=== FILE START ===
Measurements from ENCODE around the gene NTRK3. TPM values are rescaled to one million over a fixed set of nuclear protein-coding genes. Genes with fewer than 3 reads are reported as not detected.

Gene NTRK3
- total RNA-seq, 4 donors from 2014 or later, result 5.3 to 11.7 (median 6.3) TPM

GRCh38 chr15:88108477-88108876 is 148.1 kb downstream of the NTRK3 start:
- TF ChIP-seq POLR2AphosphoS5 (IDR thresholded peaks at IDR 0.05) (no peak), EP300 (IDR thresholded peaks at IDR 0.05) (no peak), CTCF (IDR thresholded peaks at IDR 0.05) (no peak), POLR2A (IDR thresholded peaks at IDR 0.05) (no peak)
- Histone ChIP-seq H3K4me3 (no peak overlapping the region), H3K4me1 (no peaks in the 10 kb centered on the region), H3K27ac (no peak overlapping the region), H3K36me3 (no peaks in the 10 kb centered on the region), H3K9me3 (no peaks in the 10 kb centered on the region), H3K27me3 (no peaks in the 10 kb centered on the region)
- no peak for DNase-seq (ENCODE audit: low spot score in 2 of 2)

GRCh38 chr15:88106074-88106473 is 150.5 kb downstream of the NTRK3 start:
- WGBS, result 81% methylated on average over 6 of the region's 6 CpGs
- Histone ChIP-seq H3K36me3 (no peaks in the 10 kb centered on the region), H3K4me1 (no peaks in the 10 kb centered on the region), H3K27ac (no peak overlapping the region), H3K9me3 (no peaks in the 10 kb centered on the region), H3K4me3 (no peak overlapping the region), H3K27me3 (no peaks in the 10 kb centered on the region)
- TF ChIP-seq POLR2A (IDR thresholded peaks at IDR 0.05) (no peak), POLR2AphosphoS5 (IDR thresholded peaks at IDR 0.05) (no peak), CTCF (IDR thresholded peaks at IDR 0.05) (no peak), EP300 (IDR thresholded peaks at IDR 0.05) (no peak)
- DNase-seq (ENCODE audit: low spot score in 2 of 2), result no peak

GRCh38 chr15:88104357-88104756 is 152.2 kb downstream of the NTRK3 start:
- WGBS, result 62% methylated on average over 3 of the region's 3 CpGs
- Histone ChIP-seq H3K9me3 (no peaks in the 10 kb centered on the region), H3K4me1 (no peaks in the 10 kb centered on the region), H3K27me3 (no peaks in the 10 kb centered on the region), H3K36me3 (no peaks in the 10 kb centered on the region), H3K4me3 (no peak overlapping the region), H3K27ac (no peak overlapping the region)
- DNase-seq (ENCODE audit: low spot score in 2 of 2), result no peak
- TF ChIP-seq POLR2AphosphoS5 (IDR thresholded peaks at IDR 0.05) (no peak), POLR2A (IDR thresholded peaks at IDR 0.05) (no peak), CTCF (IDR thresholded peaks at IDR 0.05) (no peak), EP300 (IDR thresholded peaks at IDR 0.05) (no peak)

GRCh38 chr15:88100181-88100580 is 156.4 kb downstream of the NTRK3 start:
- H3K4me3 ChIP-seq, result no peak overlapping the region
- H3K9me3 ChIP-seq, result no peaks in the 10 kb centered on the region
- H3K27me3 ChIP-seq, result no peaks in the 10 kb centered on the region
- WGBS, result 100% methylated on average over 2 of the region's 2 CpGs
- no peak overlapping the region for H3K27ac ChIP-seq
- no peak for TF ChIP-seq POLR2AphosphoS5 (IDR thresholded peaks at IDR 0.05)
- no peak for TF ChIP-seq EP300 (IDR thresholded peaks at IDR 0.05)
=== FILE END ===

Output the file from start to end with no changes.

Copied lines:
Measurements from ENCODE around the gene NTRK3. TPM values are rescaled to one million over a fixed set of nuclear protein-coding genes. Genes with fewer than 3 reads are reported as not detected.

Gene NTRK3
- total RNA-seq, 4 donors from 2014 or later, result 5.3 to 11.7 (median 6.3) TPM

GRCh38 chr15:88108477-88108876 is 148.1 kb downstream of the NTRK3 start:
- TF ChIP-seq POLR2AphosphoS5 (IDR thresholded peaks at IDR 0.05) (no peak), EP300 (IDR thresholded peaks at IDR 0.05) (no peak), CTCF (IDR thresholded peaks at IDR 0.05) (no peak), POLR2A (IDR thresholded peaks at IDR 0.05) (no peak)
- Histone ChIP-seq H3K4me3 (no peak overlapping the region), H3K4me1 (no peaks in the 10 kb centered on the region), H3K27ac (no peak overlapping the region), H3K36me3 (no peaks in the 10 kb centered on the region), H3K9me3 (no peaks in the 10 kb centered on the region), H3K27me3 (no peaks in the 10 kb centered on the region)
- no peak for DNase-seq (ENCODE audit: low spot score in 2 of 2)

GRCh38 chr15:88106074-88106473 is 150.5 kb downstream of the NTRK3 start:
- WGBS, result 81% methylated on average over 6 of the region's 6 CpGs
- Histone ChIP-seq H3K36me3 (no peaks in the 10 kb centered on the region), H3K4me1 (no peaks in the 10 kb centered on the region), H3K27ac (no peak overlapping the region), H3K9me3 (no peaks in the 10 kb centered on the region), H3K4me3 (no peak overlapping the region), H3K27me3 (no peaks in the 10 kb centered on the region)
- TF ChIP-seq POLR2A (IDR thresholded peaks at IDR 0.05) (no peak), POLR2AphosphoS5 (IDR thresholded peaks at IDR 0.05) (no peak), CTCF (IDR thresholded peaks at IDR 0.05) (no peak), EP300 (IDR thresholded peaks at IDR 0.05) (no peak)
- DNase-seq (ENCODE audit: low spot score in 2 of 2), result no peak

GRCh38 chr15:88104357-88104756 is 152.2 kb downstream of the NTRK3 start:
- WGBS, result 62% methylated on average over 3 of the region's 3 CpGs
- Histone ChIP-seq H3K9me3 (no peaks in the 10 kb centered on the region), H3K4me1 (no peaks in the 10 kb centered on the region), H3K27me3 (no peaks in the 10 kb centered on the region), H3K36me3 (no peaks in the 10 kb centered on the region), H3K4me3 (no peak overlapping the region), H3K27ac (no peak overlapping the region)
- DNase-seq (ENCODE audit: low spot score in 2 of 2), result no peak
- TF ChIP-seq POLR2AphosphoS5 (IDR thresholded peaks at IDR 0.05) (no peak), POLR2A (IDR thresholded peaks at IDR 0.05) (no peak), CTCF (IDR thresholded peaks at IDR 0.05) (no peak), EP300 (IDR thresholded peaks at IDR 0.05) (no peak)

GRCh38 chr15:88100181-88100580 is 156.4 kb downstream of the NTRK3 start:
- H3K4me3 ChIP-seq, result no peak overlapping the region
- H3K9me3 ChIP-seq, result no peaks in the 10 kb centered on the region
- H3K27me3 ChIP-seq, result no peaks in the 10 kb centered on the region
- WGBS, result 100% methylated on average over 2 of the region's 2 CpGs
- no peak overlapping the region for H3K27ac ChIP-seq
- no peak for TF ChIP-seq POLR2AphosphoS5 (IDR thresholded peaks at IDR 0.05)
- no peak for TF ChIP-seq EP300 (IDR thresholded peaks at IDR 0.05)